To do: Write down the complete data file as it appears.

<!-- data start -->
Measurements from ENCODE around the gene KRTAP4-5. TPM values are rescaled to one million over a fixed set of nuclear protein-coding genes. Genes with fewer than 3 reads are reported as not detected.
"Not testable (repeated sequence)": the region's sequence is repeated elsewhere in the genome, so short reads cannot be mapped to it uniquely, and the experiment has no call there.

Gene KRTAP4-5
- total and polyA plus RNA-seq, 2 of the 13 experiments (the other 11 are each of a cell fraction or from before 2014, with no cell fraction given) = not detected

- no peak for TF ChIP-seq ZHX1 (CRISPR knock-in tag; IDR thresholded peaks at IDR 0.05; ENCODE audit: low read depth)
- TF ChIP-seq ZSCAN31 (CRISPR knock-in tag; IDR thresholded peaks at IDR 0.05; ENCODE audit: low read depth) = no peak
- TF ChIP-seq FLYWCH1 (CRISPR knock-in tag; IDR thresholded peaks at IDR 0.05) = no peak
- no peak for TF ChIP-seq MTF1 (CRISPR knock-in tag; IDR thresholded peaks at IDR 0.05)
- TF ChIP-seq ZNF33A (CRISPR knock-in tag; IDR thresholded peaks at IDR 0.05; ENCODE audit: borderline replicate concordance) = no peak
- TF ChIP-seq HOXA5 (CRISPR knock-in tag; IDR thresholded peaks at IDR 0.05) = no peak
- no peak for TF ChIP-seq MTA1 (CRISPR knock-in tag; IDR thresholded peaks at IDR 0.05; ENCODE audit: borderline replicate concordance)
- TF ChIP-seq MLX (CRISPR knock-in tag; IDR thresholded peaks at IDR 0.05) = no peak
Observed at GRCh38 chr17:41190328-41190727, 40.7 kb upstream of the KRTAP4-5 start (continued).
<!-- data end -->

Measurements from ENCODE around the gene KRTAP4-5. TPM values are rescaled to one million over a fixed set of nuclear protein-coding genes. Genes with fewer than 3 reads are reported as not detected.
"Not testable (repeated sequence)": the region's sequence is repeated elsewhere in the genome, so short reads cannot be mapped to it uniquely, and the experiment has no call there.

Gene KRTAP4-5
- total and polyA plus RNA-seq, 2 of the 13 experiments (the other 11 are each of a cell fraction or from before 2014, with no cell fraction given) = not detected

- no peak for TF ChIP-seq ZHX1 (CRISPR knock-in tag; IDR thresholded peaks at IDR 0.05; ENCODE audit: low read depth)
- TF ChIP-seq ZSCAN31 (CRISPR knock-in tag; IDR thresholded peaks at IDR 0.05; ENCODE audit: low read depth) = no peak
- TF ChIP-seq FLYWCH1 (CRISPR knock-in tag; IDR thresholded peaks at IDR 0.05) = no peak
- no peak for TF ChIP-seq MTF1 (CRISPR knock-in tag; IDR thresholded peaks at IDR 0.05)
- TF ChIP-seq ZNF33A (CRISPR knock-in tag; IDR thresholded peaks at IDR 0.05; ENCODE audit: borderline replicate concordance) = no peak
- TF ChIP-seq HOXA5 (CRISPR knock-in tag; IDR thresholded peaks at IDR 0.05) = no peak
- no peak for TF ChIP-seq MTA1 (CRISPR knock-in tag; IDR thresholded peaks at IDR 0.05; ENCODE audit: borderline replicate concordance)
- TF ChIP-seq MLX (CRISPR knock-in tag; IDR thresholded peaks at IDR 0.05) = no peak
Observed at GRCh38 chr17:41190328-41190727, 40.7 kb upstream of the KRTAP4-5 start (continued).